It’s been a couple of months since my last update and to be honest I’ve neglected the Humber a bit. I can claim other pressing distractions; shifting the 'Studebaker of Australia' stock from our off site storage shed to the warehouse beside the shop, and my main business required my attention more than usual to sort out some issues. Poor Huber` was shunted down the priority ladder a couple of rungs. It’s now looking clear he won’t be finished for the National Humber Rally next March, which really grates on me but I just won’t put him on display unfinished.
I ended the last update with the photos of the completed trunk and the steel body frame, the next project was to take the dash mock up to the finished article. I carefully drafted the instrument and switch positions, picked out the best grained plywood and marked the hole centres, held my breath and cut. (hole sawed actually). All went smoothly, UNTIL!!!! I did a test fitting to the scuttle frame – I had miss read one of the measurements and cut all of the holes 60 mm (2 1/2’) off centre. Damn and Blast !!! Luckily I had enough ply left over to make another one, and consoled myself the first was just a practice run. ;-)
|The second try was a success|
With the dash finished came the job I had been putting off – sheeting the body. Actually it went pretty well. The bonnet (hood) didn’t go as well, and I’m still working to get the outer edge how I want it. There was a small issue where the scuttle sheeting folded around the firewall. I hadn’t allowed for the firewall being on a three degree lean, therefore causing a gap between the sheet metal and timber. The obvious solution was to cut and weld, but rather than go for the grinder I decided to make the complete bonnet and re-evaluate then. Of course as this project has always two steps forward and half a step back I realised I needed to fit the front mudguards (fenders) before I could get the correct size of the bonnet side panels. I had bought two old sets of 1916 T Model Ford front and rear guards from a swap meet some time ago intending repair and use them, but after having them sand blasted I realised they were too far gone. The new reproduction guards arrived from the USA arrived some three weeks later. I was pretty disappointed in the condition they arrived in, brand new guards with rusty hand and finger marks all over them. This could have easily been avoided at the factory by the workers using gloves or some anti-corrosion film. Poor form Rootlieb Inc, poor form. I cleaned them down with phosphoric acid then undercoated them to stop further corrosion.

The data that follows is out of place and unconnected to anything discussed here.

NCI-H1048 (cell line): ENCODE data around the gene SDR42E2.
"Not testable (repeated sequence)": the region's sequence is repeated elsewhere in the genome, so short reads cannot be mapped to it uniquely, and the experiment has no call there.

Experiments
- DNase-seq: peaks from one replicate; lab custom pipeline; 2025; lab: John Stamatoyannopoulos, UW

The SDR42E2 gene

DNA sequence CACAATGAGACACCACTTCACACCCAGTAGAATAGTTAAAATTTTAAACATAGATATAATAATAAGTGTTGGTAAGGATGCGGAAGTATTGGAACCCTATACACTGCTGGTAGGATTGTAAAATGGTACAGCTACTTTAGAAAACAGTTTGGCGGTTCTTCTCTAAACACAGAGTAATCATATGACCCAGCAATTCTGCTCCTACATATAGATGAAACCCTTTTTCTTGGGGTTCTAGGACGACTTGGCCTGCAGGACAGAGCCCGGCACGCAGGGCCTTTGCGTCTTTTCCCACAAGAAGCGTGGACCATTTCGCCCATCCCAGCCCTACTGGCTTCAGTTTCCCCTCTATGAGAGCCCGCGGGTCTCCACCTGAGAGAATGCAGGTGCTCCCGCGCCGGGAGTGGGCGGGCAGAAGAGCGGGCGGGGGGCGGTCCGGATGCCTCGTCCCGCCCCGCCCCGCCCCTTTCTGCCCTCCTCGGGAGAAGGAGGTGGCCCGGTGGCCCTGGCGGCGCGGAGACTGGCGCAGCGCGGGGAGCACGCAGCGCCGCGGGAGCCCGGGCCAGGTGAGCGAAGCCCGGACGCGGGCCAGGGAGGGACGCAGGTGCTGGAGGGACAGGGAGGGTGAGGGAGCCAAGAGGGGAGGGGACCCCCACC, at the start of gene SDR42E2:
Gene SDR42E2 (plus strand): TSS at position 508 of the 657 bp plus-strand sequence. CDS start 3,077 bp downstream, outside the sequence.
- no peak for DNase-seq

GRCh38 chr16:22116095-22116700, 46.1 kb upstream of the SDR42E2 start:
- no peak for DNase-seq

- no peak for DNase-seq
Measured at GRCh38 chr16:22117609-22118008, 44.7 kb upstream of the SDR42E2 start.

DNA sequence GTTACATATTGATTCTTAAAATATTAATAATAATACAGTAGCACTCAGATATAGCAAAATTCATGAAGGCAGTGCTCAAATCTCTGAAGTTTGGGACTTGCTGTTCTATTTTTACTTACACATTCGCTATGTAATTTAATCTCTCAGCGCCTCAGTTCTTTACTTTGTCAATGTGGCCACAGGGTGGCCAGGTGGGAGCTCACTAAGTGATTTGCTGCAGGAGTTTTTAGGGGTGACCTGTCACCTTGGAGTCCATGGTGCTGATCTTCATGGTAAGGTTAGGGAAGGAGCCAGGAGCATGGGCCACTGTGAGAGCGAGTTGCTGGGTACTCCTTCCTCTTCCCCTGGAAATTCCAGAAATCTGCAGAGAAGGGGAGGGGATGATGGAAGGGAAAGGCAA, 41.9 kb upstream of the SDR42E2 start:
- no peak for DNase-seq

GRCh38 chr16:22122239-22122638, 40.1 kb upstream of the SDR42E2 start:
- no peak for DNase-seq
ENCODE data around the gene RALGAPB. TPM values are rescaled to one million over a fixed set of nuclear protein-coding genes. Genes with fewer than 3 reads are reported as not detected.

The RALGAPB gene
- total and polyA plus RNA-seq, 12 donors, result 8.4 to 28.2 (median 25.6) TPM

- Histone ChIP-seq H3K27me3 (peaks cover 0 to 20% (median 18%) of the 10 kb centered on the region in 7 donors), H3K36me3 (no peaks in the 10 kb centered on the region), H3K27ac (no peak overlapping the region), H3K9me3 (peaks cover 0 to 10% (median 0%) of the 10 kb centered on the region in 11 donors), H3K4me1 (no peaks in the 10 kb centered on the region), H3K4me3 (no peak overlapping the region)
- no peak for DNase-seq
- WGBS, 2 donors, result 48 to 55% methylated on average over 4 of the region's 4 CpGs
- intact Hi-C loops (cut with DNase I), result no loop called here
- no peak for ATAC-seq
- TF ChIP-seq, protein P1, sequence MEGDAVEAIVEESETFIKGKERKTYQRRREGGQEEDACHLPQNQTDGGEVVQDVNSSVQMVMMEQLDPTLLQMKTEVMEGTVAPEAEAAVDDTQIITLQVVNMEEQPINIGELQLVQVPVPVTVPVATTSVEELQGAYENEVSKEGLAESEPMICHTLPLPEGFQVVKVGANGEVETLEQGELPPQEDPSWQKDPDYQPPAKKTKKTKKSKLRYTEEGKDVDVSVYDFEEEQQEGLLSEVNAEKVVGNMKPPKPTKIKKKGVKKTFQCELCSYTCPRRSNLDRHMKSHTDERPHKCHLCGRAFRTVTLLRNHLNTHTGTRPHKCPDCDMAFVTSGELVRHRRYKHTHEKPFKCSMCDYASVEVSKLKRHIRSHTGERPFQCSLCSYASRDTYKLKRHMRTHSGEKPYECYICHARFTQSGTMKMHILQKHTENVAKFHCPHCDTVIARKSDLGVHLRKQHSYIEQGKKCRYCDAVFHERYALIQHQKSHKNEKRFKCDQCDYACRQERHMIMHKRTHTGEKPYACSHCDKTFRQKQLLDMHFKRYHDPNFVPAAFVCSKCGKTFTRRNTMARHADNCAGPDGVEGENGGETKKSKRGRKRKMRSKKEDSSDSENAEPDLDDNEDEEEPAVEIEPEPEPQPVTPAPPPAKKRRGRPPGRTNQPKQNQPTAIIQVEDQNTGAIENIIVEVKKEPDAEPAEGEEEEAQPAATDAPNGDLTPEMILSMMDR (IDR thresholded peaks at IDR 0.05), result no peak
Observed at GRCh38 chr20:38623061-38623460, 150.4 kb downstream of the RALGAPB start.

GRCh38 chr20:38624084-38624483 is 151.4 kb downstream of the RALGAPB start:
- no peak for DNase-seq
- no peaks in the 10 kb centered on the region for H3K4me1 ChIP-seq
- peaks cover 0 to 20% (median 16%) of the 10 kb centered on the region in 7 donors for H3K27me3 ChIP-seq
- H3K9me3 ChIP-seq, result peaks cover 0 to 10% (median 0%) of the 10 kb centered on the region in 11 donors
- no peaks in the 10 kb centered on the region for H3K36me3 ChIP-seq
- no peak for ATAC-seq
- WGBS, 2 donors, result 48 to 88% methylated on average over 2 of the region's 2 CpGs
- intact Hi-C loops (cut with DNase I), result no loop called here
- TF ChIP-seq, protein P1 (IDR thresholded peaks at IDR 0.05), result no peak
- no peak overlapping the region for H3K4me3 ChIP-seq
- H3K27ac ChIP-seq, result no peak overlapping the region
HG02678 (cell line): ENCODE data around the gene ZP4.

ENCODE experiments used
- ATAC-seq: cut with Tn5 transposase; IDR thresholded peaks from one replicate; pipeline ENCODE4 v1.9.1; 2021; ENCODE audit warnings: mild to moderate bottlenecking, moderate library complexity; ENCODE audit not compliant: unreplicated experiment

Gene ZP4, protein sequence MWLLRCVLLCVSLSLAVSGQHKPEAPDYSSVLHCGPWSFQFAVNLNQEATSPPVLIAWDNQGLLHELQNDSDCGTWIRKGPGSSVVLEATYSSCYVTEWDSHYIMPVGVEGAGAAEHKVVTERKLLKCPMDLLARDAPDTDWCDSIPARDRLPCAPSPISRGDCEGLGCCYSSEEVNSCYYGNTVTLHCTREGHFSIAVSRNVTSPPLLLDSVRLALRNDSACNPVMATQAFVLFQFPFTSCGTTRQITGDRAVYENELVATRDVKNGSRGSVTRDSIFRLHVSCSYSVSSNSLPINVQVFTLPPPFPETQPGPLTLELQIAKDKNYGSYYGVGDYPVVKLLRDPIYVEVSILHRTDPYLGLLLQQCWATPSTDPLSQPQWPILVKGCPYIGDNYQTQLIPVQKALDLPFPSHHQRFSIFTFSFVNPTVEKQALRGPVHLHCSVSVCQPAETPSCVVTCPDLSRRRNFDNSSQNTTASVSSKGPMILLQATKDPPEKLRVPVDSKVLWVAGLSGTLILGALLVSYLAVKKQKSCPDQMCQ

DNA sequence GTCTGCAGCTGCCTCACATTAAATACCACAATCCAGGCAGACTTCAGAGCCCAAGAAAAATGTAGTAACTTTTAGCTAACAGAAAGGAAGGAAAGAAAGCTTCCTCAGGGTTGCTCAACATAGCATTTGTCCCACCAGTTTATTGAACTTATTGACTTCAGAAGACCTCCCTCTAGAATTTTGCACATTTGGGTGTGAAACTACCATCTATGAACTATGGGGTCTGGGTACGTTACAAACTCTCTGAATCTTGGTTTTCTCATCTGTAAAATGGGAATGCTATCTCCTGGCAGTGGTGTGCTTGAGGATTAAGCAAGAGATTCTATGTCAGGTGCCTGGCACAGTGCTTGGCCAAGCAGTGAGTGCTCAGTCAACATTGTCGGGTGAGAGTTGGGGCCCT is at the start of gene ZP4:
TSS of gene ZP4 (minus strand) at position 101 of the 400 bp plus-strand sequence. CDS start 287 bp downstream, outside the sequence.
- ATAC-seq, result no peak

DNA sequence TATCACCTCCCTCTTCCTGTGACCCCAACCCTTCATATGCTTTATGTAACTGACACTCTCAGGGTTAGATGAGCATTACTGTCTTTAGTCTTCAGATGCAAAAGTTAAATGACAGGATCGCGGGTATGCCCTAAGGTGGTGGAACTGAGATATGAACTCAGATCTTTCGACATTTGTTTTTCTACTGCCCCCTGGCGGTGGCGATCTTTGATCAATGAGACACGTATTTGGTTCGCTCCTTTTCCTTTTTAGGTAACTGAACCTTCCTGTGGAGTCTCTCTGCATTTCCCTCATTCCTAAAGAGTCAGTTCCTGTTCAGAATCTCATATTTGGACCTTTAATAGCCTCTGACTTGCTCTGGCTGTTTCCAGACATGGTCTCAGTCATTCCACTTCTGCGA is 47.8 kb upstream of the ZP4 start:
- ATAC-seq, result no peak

|Front guards straight out of the box.|
|Rear guards straight out of the box.|
|Door cut outs done, now in place for fixing.|
|Folding over the top edge.|
|Body tub clad, now for the scuttle top and bonnet.|
|The trickiest job so far - getting the outer edges and curve right.|
When I went to fit the guards I couldn’t understand why T Model Ford guards didn’t just bolt straight on a 1932 Humber ;-) I expected some modifications, but not as much as it took! Oh well, just get on with it – my workshop guillotine and folder got a work out. I had to fold up a 4" (100mm) fill in piece so the bonnet side panels would clear the guards, and the mounting plates.
|Filler panels & mounting plates|
To get the final position of the guards required the headlight supports to be in place, another interconnected job. (The guards have to have the correct position forward & back, height off the wheel to allow for travel and distance from the body to ensure a balanced look, AND the same height as the rear guards so the running boards are level with the car - another 3D jigsaw with no picture guide ;-). As the original headlights are being used I have to use the original support risers that were bolted to the chassis and crossed braced from each guard. The pre 1920’s look I was going for didn’t lend itself to the cross brace so that will be deleted, the headlights will be supported by a pipe welded to new chassis brackets. (the original support pipes were rusted beyond repair, but luckily were directly replaced with ½” water pipe, even the threads in the original mounts under the headlight buckets were ½” British Standard Pipe thread). One of the old T ford guards I bought had its original bracket so I used that as a template for the new ones, sized up a bit it as it looked quite flimsy. I set about to fabricate the combination Mudguard / head light support with ¾” round bar for the guards and 2” x ¼” angle iron for the chassis mount. (The T Ford brackets were tapered from the chassis mount to the guard end from ¾” to ½” which made the flimsy look). But when I placed the ¾” bar up in place it look way to bulky – no wonder Henry Ford’s design team made them tapered. ;-) Once again the Gods of Engineering took pity on me and allow the bar to JUST fit in my lathe so I could turn a taper on it - Now they just have to be bent to follow the contour of the guards then welded in place.
|Turning the taper on the mudguard bracket.|
|The head light and guard brackets, using the original adjusting knuckles.|